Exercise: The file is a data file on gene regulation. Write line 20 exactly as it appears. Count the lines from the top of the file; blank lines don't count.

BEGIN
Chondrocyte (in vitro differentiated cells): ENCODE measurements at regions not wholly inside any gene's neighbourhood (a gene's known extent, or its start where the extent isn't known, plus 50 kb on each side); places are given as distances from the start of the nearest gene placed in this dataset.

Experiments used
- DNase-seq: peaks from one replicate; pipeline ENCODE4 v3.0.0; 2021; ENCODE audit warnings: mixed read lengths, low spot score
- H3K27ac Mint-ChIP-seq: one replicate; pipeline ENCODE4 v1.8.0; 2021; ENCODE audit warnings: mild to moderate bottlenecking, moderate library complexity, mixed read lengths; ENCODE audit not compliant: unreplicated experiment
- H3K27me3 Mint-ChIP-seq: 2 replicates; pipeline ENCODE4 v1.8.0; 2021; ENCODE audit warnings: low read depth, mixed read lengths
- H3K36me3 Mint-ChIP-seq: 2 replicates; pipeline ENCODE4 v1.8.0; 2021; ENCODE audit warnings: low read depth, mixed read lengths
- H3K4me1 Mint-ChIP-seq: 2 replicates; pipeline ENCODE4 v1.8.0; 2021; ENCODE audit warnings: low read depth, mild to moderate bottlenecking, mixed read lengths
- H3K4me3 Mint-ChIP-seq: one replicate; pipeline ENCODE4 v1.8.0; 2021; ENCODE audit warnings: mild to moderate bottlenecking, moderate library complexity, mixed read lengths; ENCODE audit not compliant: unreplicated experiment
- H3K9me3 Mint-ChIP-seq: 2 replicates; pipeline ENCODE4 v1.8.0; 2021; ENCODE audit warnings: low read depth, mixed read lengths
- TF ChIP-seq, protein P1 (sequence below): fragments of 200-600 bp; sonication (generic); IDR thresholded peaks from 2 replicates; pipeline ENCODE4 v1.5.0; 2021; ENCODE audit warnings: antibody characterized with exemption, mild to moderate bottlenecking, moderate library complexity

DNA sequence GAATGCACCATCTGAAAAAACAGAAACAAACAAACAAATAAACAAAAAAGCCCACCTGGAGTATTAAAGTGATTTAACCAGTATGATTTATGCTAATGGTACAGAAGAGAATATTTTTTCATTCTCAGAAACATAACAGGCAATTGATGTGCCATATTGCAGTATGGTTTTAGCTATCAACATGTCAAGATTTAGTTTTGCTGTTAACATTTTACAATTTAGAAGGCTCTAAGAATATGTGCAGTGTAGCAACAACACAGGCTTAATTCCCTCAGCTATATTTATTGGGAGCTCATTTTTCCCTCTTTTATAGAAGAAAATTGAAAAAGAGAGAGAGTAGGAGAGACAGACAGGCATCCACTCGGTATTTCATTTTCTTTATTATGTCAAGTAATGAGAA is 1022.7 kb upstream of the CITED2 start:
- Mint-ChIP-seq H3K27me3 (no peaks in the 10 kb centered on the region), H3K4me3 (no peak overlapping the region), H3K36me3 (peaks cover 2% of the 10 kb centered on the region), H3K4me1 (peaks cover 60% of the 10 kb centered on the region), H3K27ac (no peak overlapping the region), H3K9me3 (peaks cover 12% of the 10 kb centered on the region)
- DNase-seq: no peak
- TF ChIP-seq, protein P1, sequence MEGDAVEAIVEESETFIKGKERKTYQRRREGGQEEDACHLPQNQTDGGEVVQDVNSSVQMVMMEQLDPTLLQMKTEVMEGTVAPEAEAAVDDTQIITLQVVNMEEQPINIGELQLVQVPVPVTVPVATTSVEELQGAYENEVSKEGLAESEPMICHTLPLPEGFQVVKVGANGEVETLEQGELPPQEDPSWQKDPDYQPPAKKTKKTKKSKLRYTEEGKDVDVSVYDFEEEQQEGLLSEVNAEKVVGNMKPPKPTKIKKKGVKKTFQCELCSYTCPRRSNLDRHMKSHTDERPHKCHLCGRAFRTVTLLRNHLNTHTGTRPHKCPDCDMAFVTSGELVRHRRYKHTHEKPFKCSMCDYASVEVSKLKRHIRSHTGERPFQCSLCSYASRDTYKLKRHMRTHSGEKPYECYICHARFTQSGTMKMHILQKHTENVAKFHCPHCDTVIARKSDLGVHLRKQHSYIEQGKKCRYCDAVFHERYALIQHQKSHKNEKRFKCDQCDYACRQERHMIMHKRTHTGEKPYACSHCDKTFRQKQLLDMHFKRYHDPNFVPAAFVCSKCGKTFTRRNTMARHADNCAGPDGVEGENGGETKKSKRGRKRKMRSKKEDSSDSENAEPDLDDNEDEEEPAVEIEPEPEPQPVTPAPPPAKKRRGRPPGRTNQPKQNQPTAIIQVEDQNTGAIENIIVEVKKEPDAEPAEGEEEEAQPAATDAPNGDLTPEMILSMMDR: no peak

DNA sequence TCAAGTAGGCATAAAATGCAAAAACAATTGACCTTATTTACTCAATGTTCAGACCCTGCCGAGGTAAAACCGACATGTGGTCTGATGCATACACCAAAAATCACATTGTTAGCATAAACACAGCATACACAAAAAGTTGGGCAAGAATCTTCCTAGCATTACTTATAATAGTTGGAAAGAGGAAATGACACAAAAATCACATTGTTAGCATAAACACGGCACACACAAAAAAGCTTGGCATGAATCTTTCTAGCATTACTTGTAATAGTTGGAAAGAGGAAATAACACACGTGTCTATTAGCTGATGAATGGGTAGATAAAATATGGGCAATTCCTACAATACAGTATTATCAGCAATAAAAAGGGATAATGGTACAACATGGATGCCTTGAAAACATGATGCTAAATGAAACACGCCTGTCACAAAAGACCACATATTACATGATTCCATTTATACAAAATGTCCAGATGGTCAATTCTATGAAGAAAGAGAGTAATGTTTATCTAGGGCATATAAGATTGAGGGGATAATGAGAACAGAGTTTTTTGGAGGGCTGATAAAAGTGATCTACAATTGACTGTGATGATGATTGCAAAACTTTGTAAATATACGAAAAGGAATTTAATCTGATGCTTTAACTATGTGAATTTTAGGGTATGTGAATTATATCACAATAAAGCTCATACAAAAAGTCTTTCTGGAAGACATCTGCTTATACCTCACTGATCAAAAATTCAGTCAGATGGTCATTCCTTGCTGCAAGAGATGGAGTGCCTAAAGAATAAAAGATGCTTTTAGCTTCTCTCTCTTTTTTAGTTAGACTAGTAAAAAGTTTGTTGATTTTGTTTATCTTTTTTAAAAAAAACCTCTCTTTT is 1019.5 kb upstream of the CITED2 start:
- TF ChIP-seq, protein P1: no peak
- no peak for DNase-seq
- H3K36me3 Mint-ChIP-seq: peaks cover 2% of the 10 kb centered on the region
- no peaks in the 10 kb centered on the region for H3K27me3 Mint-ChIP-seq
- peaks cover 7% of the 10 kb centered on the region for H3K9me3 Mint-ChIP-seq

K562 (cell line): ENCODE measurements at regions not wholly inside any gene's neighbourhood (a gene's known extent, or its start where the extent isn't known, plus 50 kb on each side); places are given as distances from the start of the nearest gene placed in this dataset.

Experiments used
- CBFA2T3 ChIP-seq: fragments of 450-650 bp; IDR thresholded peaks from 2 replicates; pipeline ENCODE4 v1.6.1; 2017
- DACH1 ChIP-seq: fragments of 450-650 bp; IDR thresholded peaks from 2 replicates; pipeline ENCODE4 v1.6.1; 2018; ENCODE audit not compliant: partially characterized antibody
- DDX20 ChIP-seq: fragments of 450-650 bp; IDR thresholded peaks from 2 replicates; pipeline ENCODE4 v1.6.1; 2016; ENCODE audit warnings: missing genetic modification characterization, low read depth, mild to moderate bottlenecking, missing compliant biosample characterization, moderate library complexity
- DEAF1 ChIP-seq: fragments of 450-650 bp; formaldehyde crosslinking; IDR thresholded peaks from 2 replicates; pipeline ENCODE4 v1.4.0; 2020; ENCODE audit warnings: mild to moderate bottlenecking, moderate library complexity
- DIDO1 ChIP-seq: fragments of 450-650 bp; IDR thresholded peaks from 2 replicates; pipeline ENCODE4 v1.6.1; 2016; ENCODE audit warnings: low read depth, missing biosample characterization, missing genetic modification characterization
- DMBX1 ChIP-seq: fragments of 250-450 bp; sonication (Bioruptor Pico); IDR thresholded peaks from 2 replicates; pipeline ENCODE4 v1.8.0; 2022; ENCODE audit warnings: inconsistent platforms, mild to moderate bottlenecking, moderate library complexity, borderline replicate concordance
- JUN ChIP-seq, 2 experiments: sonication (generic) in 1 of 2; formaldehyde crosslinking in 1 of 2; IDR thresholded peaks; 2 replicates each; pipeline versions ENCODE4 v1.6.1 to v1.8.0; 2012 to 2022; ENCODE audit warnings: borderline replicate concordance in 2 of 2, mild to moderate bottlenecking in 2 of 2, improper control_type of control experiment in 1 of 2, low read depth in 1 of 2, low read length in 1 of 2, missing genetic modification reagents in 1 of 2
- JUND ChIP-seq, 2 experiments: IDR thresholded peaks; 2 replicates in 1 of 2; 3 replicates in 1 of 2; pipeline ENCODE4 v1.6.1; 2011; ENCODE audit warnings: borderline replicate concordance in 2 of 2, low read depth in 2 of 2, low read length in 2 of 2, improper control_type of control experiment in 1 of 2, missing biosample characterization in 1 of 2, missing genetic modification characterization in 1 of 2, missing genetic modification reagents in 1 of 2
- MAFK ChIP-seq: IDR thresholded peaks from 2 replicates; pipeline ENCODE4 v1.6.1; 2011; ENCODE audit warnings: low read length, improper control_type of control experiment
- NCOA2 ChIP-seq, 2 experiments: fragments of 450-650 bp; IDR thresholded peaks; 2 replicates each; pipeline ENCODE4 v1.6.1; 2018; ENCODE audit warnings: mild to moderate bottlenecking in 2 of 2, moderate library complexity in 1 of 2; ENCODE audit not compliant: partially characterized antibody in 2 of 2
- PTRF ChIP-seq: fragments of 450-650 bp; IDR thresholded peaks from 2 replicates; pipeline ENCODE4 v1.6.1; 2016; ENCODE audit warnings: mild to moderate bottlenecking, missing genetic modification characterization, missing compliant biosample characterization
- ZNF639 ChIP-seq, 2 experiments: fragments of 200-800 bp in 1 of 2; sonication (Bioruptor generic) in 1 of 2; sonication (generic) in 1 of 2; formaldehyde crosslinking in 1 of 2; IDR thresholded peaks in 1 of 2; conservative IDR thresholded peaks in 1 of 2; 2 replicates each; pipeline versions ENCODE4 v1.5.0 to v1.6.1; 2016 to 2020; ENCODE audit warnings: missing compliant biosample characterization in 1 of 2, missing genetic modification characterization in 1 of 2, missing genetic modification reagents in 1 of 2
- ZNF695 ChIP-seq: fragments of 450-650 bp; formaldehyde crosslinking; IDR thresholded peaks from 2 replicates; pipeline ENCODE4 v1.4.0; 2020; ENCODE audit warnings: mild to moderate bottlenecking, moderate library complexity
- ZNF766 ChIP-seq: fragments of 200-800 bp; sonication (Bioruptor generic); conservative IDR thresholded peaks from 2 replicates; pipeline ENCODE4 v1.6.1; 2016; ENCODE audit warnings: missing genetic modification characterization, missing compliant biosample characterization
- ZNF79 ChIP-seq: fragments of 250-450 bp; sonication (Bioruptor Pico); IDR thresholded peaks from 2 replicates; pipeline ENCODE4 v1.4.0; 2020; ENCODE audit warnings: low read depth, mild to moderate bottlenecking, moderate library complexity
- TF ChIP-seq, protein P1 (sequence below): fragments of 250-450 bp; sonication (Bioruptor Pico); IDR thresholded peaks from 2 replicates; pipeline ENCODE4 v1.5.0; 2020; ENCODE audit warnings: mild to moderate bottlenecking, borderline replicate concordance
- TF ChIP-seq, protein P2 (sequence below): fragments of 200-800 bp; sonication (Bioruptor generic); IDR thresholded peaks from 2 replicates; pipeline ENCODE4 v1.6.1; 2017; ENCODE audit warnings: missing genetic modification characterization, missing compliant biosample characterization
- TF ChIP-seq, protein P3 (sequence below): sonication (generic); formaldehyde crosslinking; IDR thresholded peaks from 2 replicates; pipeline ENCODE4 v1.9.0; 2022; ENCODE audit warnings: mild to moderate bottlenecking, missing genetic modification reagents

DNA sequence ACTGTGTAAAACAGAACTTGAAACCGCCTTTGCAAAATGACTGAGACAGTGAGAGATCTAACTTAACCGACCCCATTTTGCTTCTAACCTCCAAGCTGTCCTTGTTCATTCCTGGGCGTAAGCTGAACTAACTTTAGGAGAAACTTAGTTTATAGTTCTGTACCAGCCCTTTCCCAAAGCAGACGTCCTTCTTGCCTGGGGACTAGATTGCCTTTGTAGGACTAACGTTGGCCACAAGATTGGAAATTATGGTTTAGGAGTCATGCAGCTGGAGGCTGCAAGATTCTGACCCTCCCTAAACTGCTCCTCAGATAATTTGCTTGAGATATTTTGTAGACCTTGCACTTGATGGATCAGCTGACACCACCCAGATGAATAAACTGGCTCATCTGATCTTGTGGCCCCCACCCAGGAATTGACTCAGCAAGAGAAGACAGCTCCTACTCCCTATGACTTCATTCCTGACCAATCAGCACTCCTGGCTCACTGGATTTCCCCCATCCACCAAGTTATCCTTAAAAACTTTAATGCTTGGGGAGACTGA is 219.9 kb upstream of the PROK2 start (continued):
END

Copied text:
- peaks cover 7% of the 10 kb centered on the region for H3K9me3 Mint-ChIP-seq